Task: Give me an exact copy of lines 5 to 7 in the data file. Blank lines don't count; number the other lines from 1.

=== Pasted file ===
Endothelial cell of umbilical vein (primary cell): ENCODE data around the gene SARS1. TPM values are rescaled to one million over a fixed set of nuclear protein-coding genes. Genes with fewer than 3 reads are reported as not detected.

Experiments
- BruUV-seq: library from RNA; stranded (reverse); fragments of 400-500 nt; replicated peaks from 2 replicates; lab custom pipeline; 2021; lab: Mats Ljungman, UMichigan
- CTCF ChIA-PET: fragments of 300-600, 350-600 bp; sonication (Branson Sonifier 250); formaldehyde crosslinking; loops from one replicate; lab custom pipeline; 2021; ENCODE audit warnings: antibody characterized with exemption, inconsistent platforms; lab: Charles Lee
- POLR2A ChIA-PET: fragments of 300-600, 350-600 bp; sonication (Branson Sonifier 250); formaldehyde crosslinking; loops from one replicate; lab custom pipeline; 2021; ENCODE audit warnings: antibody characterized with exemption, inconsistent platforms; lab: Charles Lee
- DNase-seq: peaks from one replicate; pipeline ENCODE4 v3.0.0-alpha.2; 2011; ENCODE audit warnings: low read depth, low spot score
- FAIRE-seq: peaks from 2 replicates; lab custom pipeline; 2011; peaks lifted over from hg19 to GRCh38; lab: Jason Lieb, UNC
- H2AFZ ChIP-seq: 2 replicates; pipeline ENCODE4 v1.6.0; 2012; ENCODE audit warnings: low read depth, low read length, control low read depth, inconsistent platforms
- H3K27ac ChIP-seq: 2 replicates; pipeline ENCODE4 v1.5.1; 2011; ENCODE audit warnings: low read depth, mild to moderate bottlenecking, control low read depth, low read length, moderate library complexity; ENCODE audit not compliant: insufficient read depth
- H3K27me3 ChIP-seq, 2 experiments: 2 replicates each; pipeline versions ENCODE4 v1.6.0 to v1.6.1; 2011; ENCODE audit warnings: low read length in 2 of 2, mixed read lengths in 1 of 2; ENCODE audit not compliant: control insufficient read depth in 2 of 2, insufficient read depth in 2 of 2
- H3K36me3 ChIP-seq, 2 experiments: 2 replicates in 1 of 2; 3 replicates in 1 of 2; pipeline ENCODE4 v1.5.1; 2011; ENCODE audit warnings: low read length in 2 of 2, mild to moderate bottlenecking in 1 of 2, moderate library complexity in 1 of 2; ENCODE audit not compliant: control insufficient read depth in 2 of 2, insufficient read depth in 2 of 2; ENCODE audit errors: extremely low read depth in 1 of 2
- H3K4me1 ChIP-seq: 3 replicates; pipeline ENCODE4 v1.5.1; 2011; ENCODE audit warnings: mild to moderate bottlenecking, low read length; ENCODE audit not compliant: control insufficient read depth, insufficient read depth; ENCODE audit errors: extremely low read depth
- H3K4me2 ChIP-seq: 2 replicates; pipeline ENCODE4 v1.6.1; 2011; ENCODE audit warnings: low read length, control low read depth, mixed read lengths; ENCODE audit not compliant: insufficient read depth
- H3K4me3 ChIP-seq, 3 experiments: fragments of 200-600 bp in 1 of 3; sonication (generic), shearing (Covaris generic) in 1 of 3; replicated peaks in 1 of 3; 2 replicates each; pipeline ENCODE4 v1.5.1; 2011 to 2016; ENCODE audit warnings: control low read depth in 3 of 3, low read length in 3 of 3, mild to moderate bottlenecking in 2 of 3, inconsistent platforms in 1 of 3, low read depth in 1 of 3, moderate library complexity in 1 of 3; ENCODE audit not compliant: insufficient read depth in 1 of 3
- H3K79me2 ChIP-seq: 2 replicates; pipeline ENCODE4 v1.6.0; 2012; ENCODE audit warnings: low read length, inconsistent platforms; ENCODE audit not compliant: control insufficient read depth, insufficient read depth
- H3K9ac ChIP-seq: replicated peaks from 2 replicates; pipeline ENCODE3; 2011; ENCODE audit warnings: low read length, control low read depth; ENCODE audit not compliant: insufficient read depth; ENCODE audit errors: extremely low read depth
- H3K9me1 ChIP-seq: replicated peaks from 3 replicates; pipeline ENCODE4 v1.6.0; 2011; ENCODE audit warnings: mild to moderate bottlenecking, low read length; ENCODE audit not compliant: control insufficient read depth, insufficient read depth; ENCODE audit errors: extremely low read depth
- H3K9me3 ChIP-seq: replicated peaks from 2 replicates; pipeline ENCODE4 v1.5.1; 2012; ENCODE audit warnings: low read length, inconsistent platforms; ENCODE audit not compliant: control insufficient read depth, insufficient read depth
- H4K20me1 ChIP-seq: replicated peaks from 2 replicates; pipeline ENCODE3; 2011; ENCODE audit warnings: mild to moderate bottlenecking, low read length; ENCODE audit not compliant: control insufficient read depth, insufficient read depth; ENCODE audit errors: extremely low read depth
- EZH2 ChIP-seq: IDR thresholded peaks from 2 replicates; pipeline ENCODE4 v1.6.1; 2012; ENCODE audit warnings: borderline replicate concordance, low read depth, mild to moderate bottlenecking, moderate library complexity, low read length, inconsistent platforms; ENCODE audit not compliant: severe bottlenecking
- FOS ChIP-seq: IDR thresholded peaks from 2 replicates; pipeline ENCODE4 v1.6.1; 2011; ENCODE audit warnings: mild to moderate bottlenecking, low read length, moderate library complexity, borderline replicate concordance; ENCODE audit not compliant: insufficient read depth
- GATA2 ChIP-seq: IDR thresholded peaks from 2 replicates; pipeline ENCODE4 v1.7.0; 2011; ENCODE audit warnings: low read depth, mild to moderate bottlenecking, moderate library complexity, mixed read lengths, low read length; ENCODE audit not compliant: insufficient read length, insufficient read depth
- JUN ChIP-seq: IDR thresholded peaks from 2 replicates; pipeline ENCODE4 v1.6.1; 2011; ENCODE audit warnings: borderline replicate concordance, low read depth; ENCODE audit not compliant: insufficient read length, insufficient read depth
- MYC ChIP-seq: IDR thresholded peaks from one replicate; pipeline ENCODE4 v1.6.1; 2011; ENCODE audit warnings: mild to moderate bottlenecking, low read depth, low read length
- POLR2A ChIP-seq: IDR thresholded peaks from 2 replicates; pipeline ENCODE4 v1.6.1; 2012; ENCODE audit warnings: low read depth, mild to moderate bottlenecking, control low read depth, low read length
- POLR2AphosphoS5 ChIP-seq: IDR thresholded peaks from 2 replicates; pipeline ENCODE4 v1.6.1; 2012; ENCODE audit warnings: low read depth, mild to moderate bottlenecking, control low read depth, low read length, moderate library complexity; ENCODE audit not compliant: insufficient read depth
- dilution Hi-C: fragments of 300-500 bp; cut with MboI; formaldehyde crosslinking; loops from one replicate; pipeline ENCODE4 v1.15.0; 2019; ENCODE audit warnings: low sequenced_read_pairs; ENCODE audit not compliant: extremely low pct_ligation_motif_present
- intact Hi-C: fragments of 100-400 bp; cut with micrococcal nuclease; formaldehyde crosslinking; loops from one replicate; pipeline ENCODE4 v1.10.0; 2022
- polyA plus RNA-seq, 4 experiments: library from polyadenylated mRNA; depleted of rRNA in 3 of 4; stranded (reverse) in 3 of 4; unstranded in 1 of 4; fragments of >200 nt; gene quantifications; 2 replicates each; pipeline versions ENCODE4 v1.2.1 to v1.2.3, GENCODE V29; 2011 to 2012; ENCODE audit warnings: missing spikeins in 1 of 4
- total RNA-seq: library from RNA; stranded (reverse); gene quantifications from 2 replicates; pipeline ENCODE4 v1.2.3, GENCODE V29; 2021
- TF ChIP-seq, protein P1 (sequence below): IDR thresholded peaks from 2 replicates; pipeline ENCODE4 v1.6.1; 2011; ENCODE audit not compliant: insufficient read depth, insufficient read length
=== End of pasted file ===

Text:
- POLR2A ChIA-PET: fragments of 300-600, 350-600 bp; sonication (Branson Sonifier 250); formaldehyde crosslinking; loops from one replicate; lab custom pipeline; 2021; ENCODE audit warnings: antibody characterized with exemption, inconsistent platforms; lab: Charles Lee
- DNase-seq: peaks from one replicate; pipeline ENCODE4 v3.0.0-alpha.2; 2011; ENCODE audit warnings: low read depth, low spot score
- FAIRE-seq: peaks from 2 replicates; lab custom pipeline; 2011; peaks lifted over from hg19 to GRCh38; lab: Jason Lieb, UNC